European Light Microscopy Initiative (ELMI), established in 2001, is a communication network between European researchers working in the field of light microscopy and manufacturers of such equipment. ELMI provides an up-to-date list of organized meetings and conferences, courses and workshops, and jobs within the field of light microscopy (imaging/microscopy specialists, core facility managers, image analysts, post-doc positions, etc.).
Light (fluorescence) microscopy resources detailing fundamental concepts in microscopy, structure and function of components of modern microscopes, modern microscopy systems such as laser scanning and spinning disk confocal systems, and plethora of advanced microscopy methods such as multi-photon microscopy, super-resolution imaging, deconvolution, and spectral unmixing.
Electron microscopy resources detailing fundamental electron microscopy methods including transmission electron microscopy (TEM) and scanning electron microscopy (SEM), various methods of sample preparation, and applications in the field of bioscience and biomedicine.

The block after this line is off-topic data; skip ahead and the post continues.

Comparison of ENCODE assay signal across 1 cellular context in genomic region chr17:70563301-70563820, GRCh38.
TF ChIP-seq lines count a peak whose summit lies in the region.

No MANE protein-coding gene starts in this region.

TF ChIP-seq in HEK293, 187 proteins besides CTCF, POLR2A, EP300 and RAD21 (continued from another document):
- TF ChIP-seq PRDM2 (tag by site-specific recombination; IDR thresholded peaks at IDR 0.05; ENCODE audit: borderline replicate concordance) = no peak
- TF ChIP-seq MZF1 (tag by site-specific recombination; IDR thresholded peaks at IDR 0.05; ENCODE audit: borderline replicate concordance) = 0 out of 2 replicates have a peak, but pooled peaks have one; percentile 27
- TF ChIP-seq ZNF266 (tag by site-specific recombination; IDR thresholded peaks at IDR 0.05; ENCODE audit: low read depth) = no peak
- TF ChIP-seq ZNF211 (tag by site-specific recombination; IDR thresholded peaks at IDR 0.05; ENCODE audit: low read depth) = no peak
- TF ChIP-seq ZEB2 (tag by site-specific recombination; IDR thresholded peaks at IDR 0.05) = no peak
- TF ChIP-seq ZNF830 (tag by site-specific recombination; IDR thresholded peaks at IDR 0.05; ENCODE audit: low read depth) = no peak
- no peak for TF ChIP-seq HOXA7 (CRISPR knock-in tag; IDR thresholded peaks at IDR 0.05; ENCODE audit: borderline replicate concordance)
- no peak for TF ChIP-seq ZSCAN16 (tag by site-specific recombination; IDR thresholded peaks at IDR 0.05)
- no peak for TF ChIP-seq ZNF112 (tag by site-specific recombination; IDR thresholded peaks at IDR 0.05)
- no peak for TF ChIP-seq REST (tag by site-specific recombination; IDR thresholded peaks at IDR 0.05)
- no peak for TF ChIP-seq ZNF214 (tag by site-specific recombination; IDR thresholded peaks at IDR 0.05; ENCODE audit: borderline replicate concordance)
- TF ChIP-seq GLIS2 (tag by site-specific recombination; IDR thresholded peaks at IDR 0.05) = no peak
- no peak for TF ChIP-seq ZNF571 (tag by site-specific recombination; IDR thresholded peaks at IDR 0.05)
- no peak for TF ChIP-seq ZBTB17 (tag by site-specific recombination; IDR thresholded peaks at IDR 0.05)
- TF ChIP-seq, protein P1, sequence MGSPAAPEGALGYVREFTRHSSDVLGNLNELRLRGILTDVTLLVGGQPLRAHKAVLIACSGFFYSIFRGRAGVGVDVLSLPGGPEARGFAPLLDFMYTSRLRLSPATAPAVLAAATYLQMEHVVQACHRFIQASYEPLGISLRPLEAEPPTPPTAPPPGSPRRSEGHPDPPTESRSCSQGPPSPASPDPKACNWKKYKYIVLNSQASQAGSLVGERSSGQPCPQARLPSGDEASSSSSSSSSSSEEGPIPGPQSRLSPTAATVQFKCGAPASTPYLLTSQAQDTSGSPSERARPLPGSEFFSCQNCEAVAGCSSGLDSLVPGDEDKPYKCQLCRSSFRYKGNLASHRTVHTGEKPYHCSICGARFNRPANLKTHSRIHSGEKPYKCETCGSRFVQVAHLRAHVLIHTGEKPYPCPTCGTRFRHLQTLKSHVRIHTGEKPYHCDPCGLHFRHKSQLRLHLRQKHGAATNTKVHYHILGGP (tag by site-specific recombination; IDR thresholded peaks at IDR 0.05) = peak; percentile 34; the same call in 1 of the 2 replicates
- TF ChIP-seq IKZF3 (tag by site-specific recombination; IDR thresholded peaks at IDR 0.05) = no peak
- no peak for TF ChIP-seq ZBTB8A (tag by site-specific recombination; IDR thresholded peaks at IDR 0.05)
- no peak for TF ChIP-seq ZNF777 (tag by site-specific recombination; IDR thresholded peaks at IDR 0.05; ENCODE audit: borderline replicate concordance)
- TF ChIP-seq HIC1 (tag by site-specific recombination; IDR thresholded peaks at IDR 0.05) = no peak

Spectraviewers where excitation and emission maxima and spectra of a single fluorescent molecule (fluorescent protein/dye) or a combination of two or more fluorescent molecules can be viewed. Spectraviewers are essential to determine excitation and emission parameters of a fluorescent molecule, establish the level of bleed-through in experiments with two or more fluorescent labels, and optimize imaging experiments using virtual laser lines or lamp sources and excitation and emission filter sets.
Interactive resources displaying various properties (excitation and emission wavelengths, extinction coefficient, quantum yield, brightness, stability, maturation, etc.) of fluorescent proteins including photoactivatable, photoconvertible, and photoswitchable fluorescent proteins.
Cell staining tool that allows in-depth planning of imaging experiments in live and fixed cells. Large number of structures including but not limited to nucleus, mitochondria, and cytoskeleton can be stained with fluorescent labels (fluorescent proteins and dyes) of different colors allowing live and fixed cell experiments using one, two, or more fluorescent labels within one cell.